USS Indianapolis Wreckage Discovered
World War II saw many tragedies for the United States, starting with the devastating one that started it all, the December 7th, 1941 assault on Pearl Harbor, the US naval base on Oahu. The 2,403 American lives lost were just the first of the many thousands of lives that would be sacrificed in order to protect the nation and the rest of the world from the onslaught of the Axis powers.
As much of the war in the Pacific was fought at sea, many of the greatest losses involved US Navy ships. One catastrophe that still causes chills today is the loss of almost 900 sailors serving aboard the USS Indianapolis (CA-35). Anyone who's seen Steven Spielberg’s Jaws knows the story of the Indianapolis. The devastating tale that Quint tells was based on a real event that took place over the course of several days starting early on the morning of July 30th, 1945.
Based at Pearl Harbor, the USS Indianapolis was at sea on December 7, 1941. After unsuccessfully searching for the Japanese fleet responsible for the attack, she returned to Hawaii one week later and was attached to Task Force 11.
The Indianapolis was sailing between Guam and Leyte Gulf after delivering atomic bomb components when a Japanese submarine struck her with two torpedoes. It only took 12 minutes for the vessel to sink, forcing her crew of 1,196 to abandon ship and try to survive in the waters of the Pacific. Sailors bobbed helplessly, hoping and praying for rescue. While 316 men survived the ordeal, a combination of sharks, dehydration, drowning, and exposure claimed the majority of the crew.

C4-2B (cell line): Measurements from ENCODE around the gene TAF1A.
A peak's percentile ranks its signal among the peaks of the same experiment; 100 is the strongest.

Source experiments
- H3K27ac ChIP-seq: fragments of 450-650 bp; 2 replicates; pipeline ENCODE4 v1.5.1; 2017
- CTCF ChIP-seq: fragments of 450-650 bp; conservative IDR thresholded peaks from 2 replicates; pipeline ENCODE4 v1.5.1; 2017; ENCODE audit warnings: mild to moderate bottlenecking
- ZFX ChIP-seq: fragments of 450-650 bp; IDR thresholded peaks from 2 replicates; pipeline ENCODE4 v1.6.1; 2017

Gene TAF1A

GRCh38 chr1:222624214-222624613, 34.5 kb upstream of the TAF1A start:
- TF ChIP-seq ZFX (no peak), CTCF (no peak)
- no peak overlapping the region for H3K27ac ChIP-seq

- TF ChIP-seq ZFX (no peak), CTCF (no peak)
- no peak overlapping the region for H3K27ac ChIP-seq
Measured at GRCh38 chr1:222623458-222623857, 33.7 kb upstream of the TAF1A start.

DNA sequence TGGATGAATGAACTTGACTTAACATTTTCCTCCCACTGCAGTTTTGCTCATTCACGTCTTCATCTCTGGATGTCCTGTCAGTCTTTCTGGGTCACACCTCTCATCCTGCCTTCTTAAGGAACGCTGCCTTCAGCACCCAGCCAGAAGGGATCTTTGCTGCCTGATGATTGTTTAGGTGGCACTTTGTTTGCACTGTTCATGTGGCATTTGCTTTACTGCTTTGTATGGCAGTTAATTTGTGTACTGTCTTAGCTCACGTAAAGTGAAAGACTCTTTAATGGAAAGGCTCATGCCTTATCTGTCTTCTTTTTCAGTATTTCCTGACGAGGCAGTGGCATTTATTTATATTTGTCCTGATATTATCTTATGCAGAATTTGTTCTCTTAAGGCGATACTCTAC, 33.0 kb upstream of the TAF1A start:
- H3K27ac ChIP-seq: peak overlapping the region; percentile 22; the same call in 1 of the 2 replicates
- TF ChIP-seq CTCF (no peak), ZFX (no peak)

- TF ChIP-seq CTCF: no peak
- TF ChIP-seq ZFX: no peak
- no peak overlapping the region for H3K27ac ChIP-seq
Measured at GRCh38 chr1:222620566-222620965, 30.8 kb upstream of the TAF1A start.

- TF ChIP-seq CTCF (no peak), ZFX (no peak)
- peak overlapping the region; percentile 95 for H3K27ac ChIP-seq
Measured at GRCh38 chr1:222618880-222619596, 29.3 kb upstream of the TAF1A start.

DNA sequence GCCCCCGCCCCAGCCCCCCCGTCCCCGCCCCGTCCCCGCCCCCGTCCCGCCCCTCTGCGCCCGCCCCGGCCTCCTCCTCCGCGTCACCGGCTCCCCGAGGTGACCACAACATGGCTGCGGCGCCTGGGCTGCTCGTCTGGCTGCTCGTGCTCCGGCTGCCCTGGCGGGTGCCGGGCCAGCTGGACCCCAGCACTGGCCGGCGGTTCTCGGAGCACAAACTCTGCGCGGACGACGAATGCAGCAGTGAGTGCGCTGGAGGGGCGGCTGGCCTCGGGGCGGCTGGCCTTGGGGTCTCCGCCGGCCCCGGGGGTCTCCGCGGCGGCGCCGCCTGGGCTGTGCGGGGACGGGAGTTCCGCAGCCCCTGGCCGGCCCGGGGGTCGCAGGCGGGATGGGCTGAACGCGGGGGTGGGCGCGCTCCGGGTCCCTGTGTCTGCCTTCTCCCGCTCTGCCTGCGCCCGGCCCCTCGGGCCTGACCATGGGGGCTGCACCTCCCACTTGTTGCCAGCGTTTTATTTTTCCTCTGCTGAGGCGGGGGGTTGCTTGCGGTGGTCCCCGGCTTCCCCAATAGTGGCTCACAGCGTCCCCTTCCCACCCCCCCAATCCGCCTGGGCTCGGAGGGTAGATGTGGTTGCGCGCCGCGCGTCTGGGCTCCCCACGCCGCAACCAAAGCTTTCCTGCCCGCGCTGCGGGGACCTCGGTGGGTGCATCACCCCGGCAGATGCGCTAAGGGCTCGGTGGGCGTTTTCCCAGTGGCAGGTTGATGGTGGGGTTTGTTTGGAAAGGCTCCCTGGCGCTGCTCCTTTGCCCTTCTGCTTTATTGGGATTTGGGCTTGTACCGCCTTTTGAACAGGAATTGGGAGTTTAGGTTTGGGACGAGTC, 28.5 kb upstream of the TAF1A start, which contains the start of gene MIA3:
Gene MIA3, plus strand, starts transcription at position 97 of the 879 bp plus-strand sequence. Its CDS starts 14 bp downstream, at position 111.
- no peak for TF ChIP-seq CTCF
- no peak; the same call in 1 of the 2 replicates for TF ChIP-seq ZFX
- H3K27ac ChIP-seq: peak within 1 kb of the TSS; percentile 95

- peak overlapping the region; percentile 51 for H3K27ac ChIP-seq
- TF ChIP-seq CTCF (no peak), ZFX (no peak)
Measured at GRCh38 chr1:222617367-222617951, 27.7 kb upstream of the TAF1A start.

In 2016, Richard Hulver, a historian at the Naval History and Heritage Command, pinpointed a new search area he believed to be the location of the sunken vessel. Soon, research teams began exploring the depths in search of the long-lost World War II-era cruiser.
After 72 years sitting at the bottom of the ocean approximately 18,000’ below the surface, the wreckage of the ill-fated ship was finally discovered. A research crew aboard the Research Vessel Petrel—with funding provided by Microsoft co-founder Paul G. Allen—used an underwater vehicle to survey the site of the wreckage, and it transmitted clear imagery of the rusted remains of the Indianapolis. In one image, a very distinct feature stood out – the ship’s bell, seemingly untouched by time.
Before she sank, the Indianapolis and her crew played an important role in the atomic bombing of Hiroshima. The mission she was returning from was delivering parts for “Little Boy,” the nuclear weapon dropped on Hiroshima. Had the Japanese submarine attacked the Indianapolis before she reached her destination on Tinian island, the fate of Hiroshima may have been entirely different.